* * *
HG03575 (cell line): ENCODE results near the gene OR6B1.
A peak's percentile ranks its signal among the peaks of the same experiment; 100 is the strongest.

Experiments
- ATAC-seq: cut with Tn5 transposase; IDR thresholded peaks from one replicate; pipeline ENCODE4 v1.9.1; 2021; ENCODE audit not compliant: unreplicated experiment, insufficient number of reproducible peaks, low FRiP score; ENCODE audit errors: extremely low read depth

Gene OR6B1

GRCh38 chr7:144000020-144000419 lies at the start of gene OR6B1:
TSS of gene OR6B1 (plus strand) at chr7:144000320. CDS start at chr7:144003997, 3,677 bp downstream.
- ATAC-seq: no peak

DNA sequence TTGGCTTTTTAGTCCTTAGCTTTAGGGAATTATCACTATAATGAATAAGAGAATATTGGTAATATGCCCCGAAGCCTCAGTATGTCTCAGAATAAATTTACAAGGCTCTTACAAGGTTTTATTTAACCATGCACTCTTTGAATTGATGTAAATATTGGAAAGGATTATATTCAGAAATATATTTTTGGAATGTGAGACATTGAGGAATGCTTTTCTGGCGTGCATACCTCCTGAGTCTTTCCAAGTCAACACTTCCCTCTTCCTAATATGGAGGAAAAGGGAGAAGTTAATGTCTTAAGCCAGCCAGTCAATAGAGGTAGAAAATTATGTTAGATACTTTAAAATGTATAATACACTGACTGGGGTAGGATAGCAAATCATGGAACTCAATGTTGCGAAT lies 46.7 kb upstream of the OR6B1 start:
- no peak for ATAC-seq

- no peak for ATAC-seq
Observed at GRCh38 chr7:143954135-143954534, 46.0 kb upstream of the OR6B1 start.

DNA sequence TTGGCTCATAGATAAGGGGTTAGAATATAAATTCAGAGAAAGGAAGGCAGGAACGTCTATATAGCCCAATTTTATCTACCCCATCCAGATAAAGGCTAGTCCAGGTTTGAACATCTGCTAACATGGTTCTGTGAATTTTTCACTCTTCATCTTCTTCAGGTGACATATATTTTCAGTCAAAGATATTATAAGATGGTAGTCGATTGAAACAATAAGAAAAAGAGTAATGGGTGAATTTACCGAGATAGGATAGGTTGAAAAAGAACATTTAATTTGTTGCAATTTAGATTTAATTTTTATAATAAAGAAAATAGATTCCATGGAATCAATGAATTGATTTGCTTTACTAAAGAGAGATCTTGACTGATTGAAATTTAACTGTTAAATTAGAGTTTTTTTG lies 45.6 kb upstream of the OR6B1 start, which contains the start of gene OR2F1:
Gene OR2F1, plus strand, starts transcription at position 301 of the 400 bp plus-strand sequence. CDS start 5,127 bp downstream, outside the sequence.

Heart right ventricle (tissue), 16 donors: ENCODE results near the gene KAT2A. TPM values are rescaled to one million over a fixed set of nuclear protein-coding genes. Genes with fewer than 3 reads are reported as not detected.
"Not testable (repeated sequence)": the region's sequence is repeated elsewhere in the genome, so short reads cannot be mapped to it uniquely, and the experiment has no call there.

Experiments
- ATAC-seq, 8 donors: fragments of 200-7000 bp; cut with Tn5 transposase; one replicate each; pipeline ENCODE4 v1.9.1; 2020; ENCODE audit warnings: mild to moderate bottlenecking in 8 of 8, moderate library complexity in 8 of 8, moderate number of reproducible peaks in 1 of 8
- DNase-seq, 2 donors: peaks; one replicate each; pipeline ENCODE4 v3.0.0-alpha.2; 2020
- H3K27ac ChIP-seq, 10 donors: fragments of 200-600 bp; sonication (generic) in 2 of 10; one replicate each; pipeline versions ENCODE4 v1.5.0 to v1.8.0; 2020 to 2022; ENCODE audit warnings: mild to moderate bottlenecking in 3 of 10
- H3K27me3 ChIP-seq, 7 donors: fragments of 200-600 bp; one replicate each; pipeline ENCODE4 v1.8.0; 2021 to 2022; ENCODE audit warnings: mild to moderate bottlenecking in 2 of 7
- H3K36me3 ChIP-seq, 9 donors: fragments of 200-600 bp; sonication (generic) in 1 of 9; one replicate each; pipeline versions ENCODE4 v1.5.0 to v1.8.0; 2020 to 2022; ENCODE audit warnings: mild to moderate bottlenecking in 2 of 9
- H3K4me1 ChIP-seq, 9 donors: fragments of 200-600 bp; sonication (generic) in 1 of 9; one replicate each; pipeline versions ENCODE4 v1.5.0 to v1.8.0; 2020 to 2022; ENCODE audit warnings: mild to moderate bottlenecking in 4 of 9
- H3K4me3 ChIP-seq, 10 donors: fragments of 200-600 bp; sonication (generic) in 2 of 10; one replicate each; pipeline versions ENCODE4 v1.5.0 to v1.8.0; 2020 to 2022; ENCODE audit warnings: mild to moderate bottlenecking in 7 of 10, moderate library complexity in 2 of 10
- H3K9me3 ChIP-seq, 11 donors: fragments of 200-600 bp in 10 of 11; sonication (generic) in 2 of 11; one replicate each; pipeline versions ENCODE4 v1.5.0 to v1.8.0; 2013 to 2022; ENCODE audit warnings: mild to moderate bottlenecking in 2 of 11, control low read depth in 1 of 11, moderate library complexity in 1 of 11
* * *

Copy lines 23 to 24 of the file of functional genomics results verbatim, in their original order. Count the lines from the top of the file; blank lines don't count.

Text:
- H3K4me1 ChIP-seq, 9 donors: fragments of 200-600 bp; sonication (generic) in 1 of 9; one replicate each; pipeline versions ENCODE4 v1.5.0 to v1.8.0; 2020 to 2022; ENCODE audit warnings: mild to moderate bottlenecking in 4 of 9
- H3K4me3 ChIP-seq, 10 donors: fragments of 200-600 bp; sonication (generic) in 2 of 10; one replicate each; pipeline versions ENCODE4 v1.5.0 to v1.8.0; 2020 to 2022; ENCODE audit warnings: mild to moderate bottlenecking in 7 of 10, moderate library complexity in 2 of 10